The Discovery of the Mauer 1 Mandible

First description of Homo heidelbergensis

First description of Homo heidelbergensis

On October 21, 1907 the worker Daniel Hartmann unearthed a mandibular in a sand mine in the Grafenrain Open field system of the Mauer community. The so-called Mauer 1 mandible is the oldest fossilized specimen of the genus Homo ever to be discovered in Germany. The Mauer 1 mandible is the type specimen of the species Homo heidelbergensis, a subspecies of Homo erectus.

In Search for Traces of Mankind

In 1907, Daniel Hartmann unearthed a mandibular in a sand mine in the Grafenrain Open field system of the Mauer community about ten kilometers southeast of Heidelberg in a depth of 24.63 meters, which he recognized to be the remains of a human. Already several years prior to the find, the Heidelberg scholar Otto Schoetensack had the workers of the sand mine urged for 20 years to pay attention to any fossils after the well-preserved skull of a forest elephant had come to light in this sand pit in 1887. The scientist had also taught the characteristics of human bones based on recent examples as he regularly visited the sand mine in search for “traces of mankind”.

A Mandible

Unfortunately, the mandible was discovered only after it has been dug out and broken in two pieces. Further, a cemented crust stuck on and around the canines and molars due to the carbonation of calcium and the two frontal molars of the mandible’s left side sat a six inches long and about four inches wide boulder of limestone, probably Muschelkalk, firmly connected to the sand crust.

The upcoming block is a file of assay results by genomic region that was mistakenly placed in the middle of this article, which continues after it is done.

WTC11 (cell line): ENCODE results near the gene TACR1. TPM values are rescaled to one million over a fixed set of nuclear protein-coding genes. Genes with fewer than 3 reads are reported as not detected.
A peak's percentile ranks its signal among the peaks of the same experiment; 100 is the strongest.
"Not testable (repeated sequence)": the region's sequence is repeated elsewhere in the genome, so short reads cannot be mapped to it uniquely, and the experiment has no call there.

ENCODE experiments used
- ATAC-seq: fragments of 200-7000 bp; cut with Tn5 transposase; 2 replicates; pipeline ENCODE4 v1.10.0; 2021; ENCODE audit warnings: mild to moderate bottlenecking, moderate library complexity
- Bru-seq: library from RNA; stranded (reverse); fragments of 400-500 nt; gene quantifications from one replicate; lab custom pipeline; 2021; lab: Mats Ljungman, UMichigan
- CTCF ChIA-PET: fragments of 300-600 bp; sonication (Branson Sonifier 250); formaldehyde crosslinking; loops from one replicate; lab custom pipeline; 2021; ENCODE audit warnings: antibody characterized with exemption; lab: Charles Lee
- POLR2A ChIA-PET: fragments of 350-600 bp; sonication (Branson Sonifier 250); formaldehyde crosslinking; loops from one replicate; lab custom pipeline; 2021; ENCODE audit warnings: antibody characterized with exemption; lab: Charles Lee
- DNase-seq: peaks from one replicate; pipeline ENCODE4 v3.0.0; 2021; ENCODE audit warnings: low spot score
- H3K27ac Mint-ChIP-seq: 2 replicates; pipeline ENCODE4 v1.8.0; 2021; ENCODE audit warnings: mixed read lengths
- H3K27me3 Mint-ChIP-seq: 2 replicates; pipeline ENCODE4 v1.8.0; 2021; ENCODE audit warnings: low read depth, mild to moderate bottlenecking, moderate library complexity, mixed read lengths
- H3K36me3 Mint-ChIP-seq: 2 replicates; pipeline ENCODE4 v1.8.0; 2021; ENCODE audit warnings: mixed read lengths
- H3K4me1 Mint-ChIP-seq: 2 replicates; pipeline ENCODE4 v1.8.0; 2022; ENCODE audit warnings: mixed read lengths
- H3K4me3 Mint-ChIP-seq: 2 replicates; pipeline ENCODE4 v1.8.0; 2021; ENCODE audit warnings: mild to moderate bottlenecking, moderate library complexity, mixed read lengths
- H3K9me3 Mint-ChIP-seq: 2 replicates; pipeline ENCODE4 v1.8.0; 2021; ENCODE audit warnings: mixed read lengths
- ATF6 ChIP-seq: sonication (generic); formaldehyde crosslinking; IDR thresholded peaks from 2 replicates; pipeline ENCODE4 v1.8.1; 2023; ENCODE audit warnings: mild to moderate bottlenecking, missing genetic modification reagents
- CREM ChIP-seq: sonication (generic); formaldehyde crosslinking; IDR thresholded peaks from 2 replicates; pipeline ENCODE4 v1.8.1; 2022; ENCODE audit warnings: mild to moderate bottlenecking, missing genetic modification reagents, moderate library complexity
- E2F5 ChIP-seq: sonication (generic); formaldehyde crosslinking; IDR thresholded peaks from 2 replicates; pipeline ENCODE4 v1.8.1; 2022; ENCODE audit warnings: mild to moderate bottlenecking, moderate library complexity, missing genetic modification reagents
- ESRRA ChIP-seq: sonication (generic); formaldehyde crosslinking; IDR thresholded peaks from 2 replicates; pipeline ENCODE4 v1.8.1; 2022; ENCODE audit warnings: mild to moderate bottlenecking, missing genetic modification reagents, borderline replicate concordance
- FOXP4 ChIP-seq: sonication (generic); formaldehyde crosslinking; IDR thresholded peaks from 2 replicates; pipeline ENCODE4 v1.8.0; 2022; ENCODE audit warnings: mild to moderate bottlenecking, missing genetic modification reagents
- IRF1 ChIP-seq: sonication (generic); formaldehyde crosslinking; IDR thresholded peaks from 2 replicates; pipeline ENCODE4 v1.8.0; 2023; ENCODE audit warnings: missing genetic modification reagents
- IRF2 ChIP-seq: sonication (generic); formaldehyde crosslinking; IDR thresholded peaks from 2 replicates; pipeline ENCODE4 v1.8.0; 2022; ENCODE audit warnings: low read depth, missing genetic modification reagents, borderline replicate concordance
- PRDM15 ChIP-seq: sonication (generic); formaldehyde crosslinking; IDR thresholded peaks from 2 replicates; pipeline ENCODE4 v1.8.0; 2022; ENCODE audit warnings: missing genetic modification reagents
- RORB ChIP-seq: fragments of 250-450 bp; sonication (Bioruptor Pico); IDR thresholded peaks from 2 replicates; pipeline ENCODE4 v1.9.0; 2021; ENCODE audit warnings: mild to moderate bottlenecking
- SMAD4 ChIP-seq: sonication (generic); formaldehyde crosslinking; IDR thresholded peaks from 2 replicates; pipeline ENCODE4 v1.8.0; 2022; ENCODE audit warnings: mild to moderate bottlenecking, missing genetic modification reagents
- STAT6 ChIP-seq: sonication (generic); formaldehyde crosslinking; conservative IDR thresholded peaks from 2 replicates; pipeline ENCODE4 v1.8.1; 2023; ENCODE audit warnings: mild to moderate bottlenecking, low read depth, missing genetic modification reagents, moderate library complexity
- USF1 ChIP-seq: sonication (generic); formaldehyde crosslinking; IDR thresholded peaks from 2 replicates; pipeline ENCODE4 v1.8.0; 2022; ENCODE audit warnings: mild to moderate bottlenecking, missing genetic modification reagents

Homo Heidelbergensis

Schoetensack presented the results of his findings on the mandibular in a monograph titled “The lower jaw of Homo heidelbergensis from the sands of Mauer near Heidelberg“.[3] The mandible remains in the University’s Geological-Palaeontological Institute to this day as “the most valuable object in the natural history collections of the University of Heidelberg“. Later finds of the Mauer sand mine are the Hornstein artefacts, found in 1924 by Karl Friedrich Hormuth, which scholars interpreted as tools of Homo heidelbergensis. In 1933 Wilhelm Freudenberg discovered a frontal bone fragment which too, could be associated to Homo heidelbergensis. In 2010 the mandible’s age was for the first time exactly determined to be 609,000 ± 40,000 years. Previously, specialist literature had referred to an age of either 600,000 or 500,000 years on the basis of less accurate dating methods.

Evolution of Man

Today’s researchers consider Mauer 1 as an independent chronospecies. According to Chris Stringer, Homo heidelbergensis ranks separable between earlier Homo erectus and the more recent Neanderthal and Homo sapiens. Mauer 1 is also the last common ancestor of Neanderthal and anatomically modern man. However, there are also researchers who believe that the evolutionary development in Africa and Europe was a gradual process from Homo erectus via the representative of the findings assigned to Homo heidelbergensis towards Neanderthal. Any form of segregation is considered arbitrary, which is why these researchers forgo the name Homo heidelbergensis altogether. They classify the Mauer 1 man as a late local (European) form of Homo erectus. Others however concluded that the lower jaw of Mauer does not belong to the immediate ancestral line of modern man. He is regarded rather as a descendant of an early migration to Europe and Asia.

Bust of an H. heidelbergensis at the Natural History Museum, London, Emőke Dénes, CC BY-SA 4.0 <>, via Wikimedia Commons

Bust of an H. heidelbergensis at the Natural History Museum, London, Emőke Dénes, CC BY-SA 4.0, via Wikimedia Commons

Homo heidelbergensis is regarded as a chronospecies, evolving from an African form of Homo erectus (sometimes called Homo ergaster). By convention, Homo heidelbergensis is placed as the most recent common ancestor between modern humans (Homo sapiens or Homo sapiens sapiens) and Neanderthals (Homo neanderthalensis or Homo sapiens neanderthalensis). Many specimens assigned to Homo heidelbergensis likely existed well after the modern human/Neanderthal split.

Lindsay Barone, Species Shorts: Homo heidelbergensis, [6]

References and Further Reading:

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